Mom and I went shopping this afternoon. Unfortunately, I left my brain at home.
But let’s begin at the beginning. My birthday was a few days ago, and LOFT sends cardholders a small gift card to use during their birthday month. I’m still tired and congested, but the end of the month is coming up quickly, so off to LOFT we went, gift certificate in hand. We each tried on several things (partly due to the fabulous 40% off sale this weekend). I found a cute dress I wanted, and Mom found a sweater with a matching top that she liked. The only problem was, they didn’t have a petite size in the right color. She said she could alter the regular size, but I wanted her to get the proper size if she could. So I asked a clerk if she could do a search for the right size/color combo, and she found two at the downtown store. I placed an order and returned to the dressing room in search of Mom, who still hadn’t reappeared.
I found her and relayed the news, but she was worried. What if the store sold out before they processed the order? So we decided to get the regular sized one as a backup. I put Mom’s sunglasses in her purse, picked up the blouse and sweater, and chivied her out of the dressing room and up to the register.
The clerk explained that I could save an extra 20% by upgrading my LOFT card to a Mastercard. Getting a bigger discount sounded good to me, so I agreed and we went through the process of switching out my card. Then I gave her the dress, sweater and blouse.
What I forgot to give her was my $15 birthday gift certificate.
After we left the store and stopped at a gas station, I looked in my purse and realized my mistake. I debated whether to go back; I wanted that $15 credit, but would I lose the extra 20% discount if they re-rang the transaction? I almost decided to forget it and go home, but Mom said I should go back and ask. So I returned to the store with my bags, saw my original cashier, and said, “I did something really stupid; I forgot to give you my birthday discount card. Is it possible to fix it?” She assured me that she could, and after a few minutes of fiddling with the register and my receipt, she got it to accept the birthday gift. Hurrah! I left the store relieved and happy.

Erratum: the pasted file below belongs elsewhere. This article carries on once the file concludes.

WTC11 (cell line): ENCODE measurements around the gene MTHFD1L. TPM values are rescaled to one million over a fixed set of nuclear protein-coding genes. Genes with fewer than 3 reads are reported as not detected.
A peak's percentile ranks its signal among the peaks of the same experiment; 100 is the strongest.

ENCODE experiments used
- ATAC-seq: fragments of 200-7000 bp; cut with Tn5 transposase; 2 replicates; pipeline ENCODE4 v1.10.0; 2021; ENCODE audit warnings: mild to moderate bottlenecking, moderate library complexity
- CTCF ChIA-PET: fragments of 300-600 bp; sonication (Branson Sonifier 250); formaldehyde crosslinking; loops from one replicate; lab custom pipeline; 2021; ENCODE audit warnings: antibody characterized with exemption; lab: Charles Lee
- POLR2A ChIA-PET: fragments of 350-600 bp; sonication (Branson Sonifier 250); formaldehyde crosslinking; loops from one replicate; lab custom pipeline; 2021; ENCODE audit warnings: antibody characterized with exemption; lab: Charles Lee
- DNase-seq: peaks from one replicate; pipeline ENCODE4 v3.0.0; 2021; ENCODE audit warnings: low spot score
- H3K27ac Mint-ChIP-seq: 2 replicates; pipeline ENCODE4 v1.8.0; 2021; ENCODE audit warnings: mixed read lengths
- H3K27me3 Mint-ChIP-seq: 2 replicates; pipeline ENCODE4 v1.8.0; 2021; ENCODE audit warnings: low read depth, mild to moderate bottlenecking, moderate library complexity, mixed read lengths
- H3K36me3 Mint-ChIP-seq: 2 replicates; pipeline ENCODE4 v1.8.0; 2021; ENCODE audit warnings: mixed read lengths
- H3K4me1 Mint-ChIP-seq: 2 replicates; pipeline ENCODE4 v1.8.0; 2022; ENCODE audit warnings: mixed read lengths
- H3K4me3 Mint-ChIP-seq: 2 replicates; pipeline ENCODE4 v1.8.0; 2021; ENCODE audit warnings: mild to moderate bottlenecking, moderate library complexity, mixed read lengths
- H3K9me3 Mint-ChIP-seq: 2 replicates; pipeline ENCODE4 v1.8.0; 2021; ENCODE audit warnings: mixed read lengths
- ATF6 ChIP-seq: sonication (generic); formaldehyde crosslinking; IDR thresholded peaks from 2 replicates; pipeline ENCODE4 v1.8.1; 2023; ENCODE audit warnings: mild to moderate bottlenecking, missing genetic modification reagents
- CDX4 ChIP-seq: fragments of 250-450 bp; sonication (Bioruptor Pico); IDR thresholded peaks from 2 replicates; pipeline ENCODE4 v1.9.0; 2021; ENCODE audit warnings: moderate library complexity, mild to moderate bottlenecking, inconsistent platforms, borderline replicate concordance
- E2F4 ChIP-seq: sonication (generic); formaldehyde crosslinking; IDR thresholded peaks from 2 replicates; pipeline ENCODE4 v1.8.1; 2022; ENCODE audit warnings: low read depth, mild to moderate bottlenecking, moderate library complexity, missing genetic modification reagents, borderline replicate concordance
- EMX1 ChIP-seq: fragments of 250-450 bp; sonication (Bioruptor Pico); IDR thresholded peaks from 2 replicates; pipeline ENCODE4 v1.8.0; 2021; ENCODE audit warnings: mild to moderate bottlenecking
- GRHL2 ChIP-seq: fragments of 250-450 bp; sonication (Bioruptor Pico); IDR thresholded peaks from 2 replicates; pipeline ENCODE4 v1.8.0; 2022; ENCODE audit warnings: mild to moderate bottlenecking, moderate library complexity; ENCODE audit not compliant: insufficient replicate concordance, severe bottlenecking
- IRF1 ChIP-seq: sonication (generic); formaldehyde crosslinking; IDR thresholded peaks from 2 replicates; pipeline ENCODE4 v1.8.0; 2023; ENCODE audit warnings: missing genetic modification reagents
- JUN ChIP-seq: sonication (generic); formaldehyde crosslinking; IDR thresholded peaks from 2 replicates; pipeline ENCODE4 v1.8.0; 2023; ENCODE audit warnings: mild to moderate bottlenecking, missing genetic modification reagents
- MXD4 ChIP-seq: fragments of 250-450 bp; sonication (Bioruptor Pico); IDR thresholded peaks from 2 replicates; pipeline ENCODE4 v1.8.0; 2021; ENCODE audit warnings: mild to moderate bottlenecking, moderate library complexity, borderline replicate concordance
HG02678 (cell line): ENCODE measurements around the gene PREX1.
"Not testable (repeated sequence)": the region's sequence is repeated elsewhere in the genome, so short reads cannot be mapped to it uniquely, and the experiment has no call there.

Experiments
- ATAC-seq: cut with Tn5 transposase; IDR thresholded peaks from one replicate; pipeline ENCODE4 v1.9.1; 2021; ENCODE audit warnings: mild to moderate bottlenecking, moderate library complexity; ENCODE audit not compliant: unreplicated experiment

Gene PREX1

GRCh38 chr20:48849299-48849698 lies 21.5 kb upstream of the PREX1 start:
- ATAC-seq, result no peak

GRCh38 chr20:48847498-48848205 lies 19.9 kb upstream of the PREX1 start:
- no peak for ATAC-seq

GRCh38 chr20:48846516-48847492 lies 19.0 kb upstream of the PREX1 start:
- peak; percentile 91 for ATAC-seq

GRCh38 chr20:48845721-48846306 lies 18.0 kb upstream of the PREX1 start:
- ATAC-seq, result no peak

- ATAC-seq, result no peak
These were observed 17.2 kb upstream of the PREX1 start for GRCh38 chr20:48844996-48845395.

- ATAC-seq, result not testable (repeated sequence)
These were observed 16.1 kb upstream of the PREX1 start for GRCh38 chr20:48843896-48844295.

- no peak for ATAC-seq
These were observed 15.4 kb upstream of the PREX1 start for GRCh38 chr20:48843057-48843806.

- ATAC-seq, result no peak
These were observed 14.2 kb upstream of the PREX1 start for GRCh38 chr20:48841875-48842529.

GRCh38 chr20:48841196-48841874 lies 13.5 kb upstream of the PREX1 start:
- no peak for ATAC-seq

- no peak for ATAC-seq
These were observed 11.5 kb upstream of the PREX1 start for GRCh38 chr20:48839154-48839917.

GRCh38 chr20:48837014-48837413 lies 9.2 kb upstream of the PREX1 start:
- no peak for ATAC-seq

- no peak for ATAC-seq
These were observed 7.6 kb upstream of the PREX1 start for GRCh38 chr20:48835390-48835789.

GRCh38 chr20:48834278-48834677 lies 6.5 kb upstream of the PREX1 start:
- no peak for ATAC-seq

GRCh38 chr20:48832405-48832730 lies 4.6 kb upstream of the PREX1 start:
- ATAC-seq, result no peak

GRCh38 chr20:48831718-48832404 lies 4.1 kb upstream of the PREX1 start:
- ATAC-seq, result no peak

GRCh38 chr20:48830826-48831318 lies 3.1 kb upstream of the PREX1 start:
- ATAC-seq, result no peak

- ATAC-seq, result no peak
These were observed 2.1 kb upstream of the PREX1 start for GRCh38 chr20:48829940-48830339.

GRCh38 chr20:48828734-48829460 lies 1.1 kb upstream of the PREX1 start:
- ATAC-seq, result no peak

That feeling lasted about 20 minutes, until Mom looked in her purse and went, “Where did these sunglasses come from? Oh my God! I didn’t put these in here.”
I had been tired and hurrying and was so sure the sunglasses on the dressing room bench were hers; I never even saw the tag. I had unintentionally shoplifted a pair of sunglasses.
Mom starts trying them on while I freak out.
“They fit me perfectly!” she said. “How much are they?” She checks the tiny tag. “$24.50. Oh, that’s too expensive.”
The accountant in me takes over. “Forty perfect off, though. That’s only $15.”
She looks in the mirror again. “I like them! Maybe we can pay for them over the phone.”
One slightly embarrassing phone call to LOFT later and Mom is now the happy owner of new sunglasses. The lovely Spencer thanked me for calling, didn’t make me feel any dumber than I already felt, and even e-mailed me a receipt.
Guess we’ll call it a win.
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